How best to track food reactions?

In the past all I have ever done is test my morning fasting level and then sometimes 2 hours after breakfast, a late afternoon pre-dinner and then two hour after dinner/before sleep, and a middle of the night reading with occasional readings after exercise or if I think my glucose is low. Mostly I just do the morning fasting reading.

I have tried various diets and right now I am on Jenny Craig (JC). I have lost 15 pounds so far with probably 15 more to go. My morning readings are in the 80 - 120 range. If I do the treadmill in the evening I need to have a protein or long lasting carb snack before bed so that my glucose does not drop to 60 in the early am.

The Jenny Craig diet does not seem to be low carb, nor an emphasis on complex cards versus simple ones.

I have read hear that some have learned whether certain types of carbs or other foods or beverages affect them more than others. I switched to non-alcoholic beer for holiday or infrequent family parties and now only drink alcohol very rarely (<5/yr.). But when I drank more (1 or 2 beers) more frequently I never noticed any particular unexpected reaction, but never thought to check for low glucose as that has been rare for me. I don't really care about my reaction to alcohol as that is no longer a significant issue for me. But I never thought to check for how simple versus complex carbs affect my levels rapid peak versus quick fall off versus a longer but more level reading.

While the JC diet and weight loss have brought my readings down to an acceptable level, I am still maxed out on various oral medications and also take 34 units of Lantus before bed. I had been on a previous custom diet with a diabetes certified nutritionist where I was able to get the readings to an acceptable level on just 15 units of Lantus. I will be weaning myself off JC and will be going back to the nutritionist. The previous custom diet emphasized complex carbs (whole grain/wheat) and I am OK with that, but I prefer enriched bleach flour, for instance and most JC food does not specify that it is whole grain/wheat. For what it's worth supposedly JC is recommended by the American Diabetes Association and my endocrinologist was enthusiastic about me going on it. Supposedly they have a type 2 diet, but I am just on a standard one which is working. But I would like the diet to which I wean myself to work even better so my Lantus units and oral meds can be reduced while maintaining the same glucose level.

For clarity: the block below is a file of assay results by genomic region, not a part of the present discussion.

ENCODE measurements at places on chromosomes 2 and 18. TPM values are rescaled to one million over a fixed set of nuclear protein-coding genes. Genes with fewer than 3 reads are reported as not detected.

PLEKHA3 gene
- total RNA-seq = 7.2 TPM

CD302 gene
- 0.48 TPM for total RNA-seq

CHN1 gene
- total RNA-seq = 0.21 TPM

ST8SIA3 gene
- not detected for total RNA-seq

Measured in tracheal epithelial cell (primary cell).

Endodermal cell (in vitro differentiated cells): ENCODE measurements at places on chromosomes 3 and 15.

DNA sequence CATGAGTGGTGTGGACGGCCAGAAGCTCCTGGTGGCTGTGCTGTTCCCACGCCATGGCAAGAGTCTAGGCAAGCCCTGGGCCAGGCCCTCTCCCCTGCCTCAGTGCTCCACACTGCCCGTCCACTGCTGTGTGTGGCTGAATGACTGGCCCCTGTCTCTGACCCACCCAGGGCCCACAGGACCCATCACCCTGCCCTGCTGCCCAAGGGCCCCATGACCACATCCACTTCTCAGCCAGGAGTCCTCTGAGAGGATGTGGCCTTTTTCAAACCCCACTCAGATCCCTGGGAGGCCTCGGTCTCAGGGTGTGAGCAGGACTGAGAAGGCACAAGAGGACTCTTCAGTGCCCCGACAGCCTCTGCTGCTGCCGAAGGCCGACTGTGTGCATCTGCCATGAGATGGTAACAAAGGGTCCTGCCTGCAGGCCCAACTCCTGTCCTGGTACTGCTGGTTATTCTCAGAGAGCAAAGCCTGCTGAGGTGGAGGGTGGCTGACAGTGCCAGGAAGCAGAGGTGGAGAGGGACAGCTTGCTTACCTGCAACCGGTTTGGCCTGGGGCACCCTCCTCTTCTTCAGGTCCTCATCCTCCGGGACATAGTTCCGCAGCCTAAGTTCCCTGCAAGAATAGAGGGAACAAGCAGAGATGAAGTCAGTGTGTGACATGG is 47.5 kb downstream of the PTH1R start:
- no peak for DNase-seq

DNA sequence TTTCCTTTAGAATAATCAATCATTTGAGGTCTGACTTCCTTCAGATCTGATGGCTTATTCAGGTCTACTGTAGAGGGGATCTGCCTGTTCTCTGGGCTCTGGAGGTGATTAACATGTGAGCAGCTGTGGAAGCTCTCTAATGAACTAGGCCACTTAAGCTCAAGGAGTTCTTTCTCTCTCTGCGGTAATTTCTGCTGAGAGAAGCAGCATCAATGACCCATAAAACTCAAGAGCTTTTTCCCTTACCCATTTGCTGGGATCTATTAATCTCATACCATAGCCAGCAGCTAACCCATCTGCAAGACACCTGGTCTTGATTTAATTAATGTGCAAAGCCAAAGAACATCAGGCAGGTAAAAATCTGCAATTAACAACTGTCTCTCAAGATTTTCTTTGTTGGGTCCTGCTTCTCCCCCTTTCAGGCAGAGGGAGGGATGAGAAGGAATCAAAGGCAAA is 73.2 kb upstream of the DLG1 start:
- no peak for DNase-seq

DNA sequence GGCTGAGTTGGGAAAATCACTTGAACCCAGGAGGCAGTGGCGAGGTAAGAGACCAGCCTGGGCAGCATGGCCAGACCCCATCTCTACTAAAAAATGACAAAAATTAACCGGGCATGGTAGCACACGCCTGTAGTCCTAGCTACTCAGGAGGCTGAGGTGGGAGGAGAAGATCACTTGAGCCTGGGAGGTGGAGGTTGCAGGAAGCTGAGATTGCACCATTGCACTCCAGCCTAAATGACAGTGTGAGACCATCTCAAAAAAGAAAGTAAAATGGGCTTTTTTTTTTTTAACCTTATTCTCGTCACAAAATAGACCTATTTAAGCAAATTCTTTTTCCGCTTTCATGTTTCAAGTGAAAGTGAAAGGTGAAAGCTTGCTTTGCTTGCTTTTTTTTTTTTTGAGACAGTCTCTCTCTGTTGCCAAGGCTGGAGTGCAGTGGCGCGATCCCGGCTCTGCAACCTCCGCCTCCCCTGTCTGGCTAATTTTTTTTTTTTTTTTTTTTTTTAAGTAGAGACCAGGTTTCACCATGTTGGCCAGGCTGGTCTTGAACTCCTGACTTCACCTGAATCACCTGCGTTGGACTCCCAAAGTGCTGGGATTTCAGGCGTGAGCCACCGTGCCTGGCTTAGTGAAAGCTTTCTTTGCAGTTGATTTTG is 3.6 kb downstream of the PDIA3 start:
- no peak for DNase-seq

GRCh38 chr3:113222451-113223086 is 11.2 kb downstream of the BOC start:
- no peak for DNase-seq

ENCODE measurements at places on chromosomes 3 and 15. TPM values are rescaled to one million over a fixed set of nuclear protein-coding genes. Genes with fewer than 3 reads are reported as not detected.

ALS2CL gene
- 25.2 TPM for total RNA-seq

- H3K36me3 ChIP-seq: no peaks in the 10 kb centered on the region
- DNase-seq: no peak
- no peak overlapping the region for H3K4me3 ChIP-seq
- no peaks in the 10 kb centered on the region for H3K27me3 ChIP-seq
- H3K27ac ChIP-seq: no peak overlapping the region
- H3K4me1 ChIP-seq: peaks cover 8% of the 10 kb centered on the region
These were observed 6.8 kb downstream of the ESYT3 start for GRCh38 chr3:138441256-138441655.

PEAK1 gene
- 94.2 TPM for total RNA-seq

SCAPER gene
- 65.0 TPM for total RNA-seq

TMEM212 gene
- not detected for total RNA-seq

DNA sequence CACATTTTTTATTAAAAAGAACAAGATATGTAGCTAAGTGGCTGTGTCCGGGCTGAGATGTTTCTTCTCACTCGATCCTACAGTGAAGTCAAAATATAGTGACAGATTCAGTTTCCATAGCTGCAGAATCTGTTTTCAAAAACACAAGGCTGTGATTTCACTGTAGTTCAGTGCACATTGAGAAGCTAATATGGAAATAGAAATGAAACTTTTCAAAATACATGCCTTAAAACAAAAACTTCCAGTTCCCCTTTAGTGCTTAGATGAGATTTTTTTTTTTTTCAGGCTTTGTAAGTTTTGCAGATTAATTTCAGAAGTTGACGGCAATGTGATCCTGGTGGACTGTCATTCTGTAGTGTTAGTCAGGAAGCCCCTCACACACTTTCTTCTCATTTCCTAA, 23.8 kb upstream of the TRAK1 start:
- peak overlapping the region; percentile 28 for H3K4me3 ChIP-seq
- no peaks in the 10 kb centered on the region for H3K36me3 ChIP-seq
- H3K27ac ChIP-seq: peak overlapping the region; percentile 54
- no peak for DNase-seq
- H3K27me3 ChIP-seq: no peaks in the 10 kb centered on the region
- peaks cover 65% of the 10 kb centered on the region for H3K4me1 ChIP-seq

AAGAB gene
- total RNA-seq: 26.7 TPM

The JC diet emphasizes frequent snacks every 2 - 3 hours to avoid hunger pains that lead to binge eating and this works for me. But this makes it difficult to track glucose levels over the day.

I assume to tell my reaction to specific foods I would need to do many more readings and also log and match what I eat. But are there tips anywhere on how to do this - for instance how to isolate on which particular food in a meal causes what sugar level? Does one eat the same meal at every meal for a week, or so and just vary one ingredient such as a simple carb versus a complex carb? Of can you basically ignore food with just proteins, fats, etc. that have very low to no carbs? For instance, can you really isolate the reaction for enriched flour versus whole wheat or certain fruits (with similar glycemic indexes), or for potatoes versus jerusalem artichokes?

Others can probably chime in about better ways to track reactions, but my thought is to maybe test earlier than two hours. I have noticed, more incidentally that some foods spike my bgs up faster than I ever expected. The other day, I ate a muffin from Tim Hortons on the way to work, thinking I'll test and inject when I get there. Maybe 15 minutes from the time I ate it to the time I test and my bg's at 18 mmol! I don't recommend you do this, and it might not give you a clear picture seeing as you have medication in you all the time, but I think timing is the difference between good carbs and bad. If I had a homemade bran muffin instead, it would maybe go to 11 mmol in the same time period.